SIOUX FALLS, S.D. (KELO) — This has been a tough year for farmers and ranchers. For many families that stress is taking a toll. One KELOLAND woman knows that all too well.
Amber Dykshorn describes her husband as loving, compassionate, and supportive of their kids, but she started to notice he was down and depressed. As a farmer, this year was rough. Rough enough, that Chris took his own life just last week. Amber is now speaking out and hopes this story can have an impact and encourage others to get help.
Amber Dykshorn and her husband Chris would be married 15 years in September. Together, they have three kids. Amber says that’s one thing about Chris she’ll always remember, the support for their kids.
“When he started farming he wasn’t able to make all the competitions, but he was cheering from home, he went to track meets and was there for her, took the kids deer hunting, just an all-around good guy,” wife Amber Dykshorn said.
Chris started farming about 5 years ago near Platte. This year was different.
“With the wet year and not being able to get the crops in and the financial burden of it, not having corn to feed the livestock, just a lot of components playing into that,” Dykshorn said.
Amber says Chris went to Avera Behavioral Health at the beginning of June.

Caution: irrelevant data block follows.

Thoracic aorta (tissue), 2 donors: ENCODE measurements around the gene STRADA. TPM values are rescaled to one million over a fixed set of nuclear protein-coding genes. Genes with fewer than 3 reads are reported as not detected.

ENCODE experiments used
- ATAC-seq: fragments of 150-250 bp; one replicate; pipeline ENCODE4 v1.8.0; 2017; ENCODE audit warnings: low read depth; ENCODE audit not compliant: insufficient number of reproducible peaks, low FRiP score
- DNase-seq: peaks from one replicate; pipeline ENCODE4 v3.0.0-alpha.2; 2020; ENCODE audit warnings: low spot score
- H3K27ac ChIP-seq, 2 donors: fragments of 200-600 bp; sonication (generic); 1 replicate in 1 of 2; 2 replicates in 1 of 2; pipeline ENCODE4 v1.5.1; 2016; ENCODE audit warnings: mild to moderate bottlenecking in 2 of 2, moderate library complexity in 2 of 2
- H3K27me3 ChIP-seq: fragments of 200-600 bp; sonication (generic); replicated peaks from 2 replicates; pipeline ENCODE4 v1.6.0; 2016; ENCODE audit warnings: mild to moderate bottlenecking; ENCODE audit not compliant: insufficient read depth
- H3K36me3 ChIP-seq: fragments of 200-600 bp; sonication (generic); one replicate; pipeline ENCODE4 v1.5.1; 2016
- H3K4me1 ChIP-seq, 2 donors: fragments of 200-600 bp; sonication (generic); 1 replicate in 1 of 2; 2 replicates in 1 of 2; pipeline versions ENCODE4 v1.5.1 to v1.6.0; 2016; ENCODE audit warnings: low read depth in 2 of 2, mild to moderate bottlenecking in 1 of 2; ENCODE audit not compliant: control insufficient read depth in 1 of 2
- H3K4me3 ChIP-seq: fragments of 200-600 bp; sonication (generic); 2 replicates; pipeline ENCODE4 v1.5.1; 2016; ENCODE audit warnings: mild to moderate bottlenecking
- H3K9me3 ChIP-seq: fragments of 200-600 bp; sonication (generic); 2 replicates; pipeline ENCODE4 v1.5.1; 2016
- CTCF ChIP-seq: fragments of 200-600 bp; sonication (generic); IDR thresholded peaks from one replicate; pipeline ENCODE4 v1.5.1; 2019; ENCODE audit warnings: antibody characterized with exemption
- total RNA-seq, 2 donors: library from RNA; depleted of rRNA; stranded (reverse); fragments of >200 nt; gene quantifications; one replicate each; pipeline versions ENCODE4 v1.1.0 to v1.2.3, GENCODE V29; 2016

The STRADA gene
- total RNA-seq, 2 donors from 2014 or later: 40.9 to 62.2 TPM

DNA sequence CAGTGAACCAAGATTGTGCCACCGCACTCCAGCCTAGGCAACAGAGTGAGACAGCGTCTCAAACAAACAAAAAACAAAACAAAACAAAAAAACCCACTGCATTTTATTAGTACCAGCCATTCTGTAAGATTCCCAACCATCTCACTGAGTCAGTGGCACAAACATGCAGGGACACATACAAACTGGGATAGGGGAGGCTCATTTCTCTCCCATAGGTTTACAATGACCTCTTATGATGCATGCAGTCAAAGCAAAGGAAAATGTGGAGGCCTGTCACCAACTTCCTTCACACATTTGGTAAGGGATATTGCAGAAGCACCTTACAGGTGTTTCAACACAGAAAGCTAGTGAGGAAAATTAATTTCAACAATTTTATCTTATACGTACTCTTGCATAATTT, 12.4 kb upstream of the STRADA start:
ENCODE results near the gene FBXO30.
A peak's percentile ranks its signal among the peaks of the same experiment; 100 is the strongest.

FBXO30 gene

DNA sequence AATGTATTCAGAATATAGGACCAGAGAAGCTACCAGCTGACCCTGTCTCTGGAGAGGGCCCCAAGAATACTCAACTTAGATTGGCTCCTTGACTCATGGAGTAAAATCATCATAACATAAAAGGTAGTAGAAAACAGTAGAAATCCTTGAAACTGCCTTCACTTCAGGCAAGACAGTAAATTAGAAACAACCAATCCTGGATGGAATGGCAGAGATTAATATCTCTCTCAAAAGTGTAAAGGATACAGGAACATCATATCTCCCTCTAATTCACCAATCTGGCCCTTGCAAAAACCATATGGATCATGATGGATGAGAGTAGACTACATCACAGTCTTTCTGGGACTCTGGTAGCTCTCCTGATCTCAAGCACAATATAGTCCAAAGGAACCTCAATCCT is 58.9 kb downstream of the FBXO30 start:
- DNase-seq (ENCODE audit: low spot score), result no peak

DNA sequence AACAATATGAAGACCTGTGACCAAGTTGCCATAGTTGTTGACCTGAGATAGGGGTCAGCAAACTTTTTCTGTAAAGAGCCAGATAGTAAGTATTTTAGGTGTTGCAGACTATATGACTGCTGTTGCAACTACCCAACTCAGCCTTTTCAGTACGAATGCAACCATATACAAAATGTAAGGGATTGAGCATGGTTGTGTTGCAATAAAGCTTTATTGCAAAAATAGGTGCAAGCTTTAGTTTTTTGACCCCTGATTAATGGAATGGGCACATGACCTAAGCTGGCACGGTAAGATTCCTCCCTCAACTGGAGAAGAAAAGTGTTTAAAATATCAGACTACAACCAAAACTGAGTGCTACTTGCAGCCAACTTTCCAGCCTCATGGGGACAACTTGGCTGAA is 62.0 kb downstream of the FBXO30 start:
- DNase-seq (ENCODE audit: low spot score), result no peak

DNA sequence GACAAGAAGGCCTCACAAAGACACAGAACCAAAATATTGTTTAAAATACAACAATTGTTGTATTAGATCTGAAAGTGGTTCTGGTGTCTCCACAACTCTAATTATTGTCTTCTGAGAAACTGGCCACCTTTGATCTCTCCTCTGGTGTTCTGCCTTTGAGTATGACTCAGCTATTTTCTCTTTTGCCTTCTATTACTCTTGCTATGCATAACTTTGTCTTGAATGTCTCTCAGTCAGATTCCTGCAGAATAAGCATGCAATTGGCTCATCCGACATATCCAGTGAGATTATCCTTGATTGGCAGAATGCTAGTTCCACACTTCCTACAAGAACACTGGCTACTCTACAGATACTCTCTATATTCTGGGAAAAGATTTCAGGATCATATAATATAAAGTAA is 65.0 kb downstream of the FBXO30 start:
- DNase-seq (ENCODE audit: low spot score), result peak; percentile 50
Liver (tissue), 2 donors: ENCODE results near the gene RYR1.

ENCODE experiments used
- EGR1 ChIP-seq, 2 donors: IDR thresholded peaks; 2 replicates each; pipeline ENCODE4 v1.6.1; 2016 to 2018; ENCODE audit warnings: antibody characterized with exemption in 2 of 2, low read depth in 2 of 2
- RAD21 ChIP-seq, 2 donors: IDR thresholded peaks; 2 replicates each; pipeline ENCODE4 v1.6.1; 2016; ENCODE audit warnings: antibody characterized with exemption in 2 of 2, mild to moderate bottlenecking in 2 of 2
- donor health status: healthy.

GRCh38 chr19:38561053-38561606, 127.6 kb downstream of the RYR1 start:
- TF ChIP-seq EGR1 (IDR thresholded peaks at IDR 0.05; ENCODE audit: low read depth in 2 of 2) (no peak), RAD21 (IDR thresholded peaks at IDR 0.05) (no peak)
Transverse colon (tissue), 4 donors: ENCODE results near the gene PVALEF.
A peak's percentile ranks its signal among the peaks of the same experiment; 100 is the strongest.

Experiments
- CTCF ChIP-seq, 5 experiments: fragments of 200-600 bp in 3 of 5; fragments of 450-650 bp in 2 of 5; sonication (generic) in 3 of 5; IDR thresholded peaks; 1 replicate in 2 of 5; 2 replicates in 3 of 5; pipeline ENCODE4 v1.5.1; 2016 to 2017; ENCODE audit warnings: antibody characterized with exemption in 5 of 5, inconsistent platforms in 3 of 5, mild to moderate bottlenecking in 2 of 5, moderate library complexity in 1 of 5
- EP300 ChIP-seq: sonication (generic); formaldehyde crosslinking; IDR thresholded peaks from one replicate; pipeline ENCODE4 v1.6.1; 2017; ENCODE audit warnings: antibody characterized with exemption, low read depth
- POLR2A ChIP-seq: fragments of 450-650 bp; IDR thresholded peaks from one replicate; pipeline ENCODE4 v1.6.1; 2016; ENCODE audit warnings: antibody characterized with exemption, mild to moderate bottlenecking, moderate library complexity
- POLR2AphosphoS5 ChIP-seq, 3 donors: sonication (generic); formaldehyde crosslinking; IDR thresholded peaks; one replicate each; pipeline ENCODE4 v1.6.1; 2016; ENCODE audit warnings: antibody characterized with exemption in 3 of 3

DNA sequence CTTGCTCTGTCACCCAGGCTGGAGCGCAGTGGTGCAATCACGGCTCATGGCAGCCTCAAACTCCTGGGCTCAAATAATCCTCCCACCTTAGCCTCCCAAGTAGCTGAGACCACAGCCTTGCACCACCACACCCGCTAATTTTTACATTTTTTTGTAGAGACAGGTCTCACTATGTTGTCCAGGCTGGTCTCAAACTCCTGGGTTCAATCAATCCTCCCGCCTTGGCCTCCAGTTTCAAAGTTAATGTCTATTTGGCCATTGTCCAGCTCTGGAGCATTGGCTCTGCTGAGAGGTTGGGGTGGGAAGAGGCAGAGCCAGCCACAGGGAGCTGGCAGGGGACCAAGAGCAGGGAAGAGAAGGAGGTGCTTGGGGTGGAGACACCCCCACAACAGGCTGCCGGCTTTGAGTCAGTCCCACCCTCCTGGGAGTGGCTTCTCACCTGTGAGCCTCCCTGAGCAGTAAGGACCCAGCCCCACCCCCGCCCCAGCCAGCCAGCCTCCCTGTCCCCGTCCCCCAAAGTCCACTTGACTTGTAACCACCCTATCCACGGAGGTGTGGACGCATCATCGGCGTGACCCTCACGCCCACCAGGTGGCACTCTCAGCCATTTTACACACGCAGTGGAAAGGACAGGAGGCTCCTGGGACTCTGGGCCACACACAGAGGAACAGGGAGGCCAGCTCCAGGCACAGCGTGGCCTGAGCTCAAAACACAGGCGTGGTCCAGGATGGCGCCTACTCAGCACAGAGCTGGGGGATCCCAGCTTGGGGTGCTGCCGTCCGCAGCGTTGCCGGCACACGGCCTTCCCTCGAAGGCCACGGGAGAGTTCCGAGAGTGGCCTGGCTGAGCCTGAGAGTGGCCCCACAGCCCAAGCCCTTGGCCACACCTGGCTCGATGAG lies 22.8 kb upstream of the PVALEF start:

“When he came home that Tuesday, he was very nervous about being home, and someone myself who struggles with depression and I’ve been hospitalized before, I felt it was a little bit more anxiety about coming home then what he should have,” Dykshorn said.
A few days later, the unthinkable happened. Chris left to take care of cattle, but was gone longer than usual.
“I told my son that was awake that I would be back in a little bit, and I got in my vehicle and as I got in the vehicle I had called our pastor because Chris was going to meet with him that afternoon and I drove over there and there he was, and I was able to be with him when he took his last two breaths,” Dykshorn said.
Amber hopes sharing her family’s story will make a difference for someone else.
“My hope by sharing what our family went through is that I can prevent another farmers wife, another farming family to go through such a horrific loss, it’s just so hard and we just need to rally together to support our farmers, family is a difficult occupation, there’s just so many highs and lows,” Dykshorn said.
An important message, that can hopefully, offer help.
“That is my hope, is that we can be more aware and be more supportive of our farmers, especially during these trying years.”
For anyone who may need someone to talk to, Avera has a Stress Hotline available to farmers and ranchers and their families 24/7. It’s free and confidential. That number is 1-800-691-4336.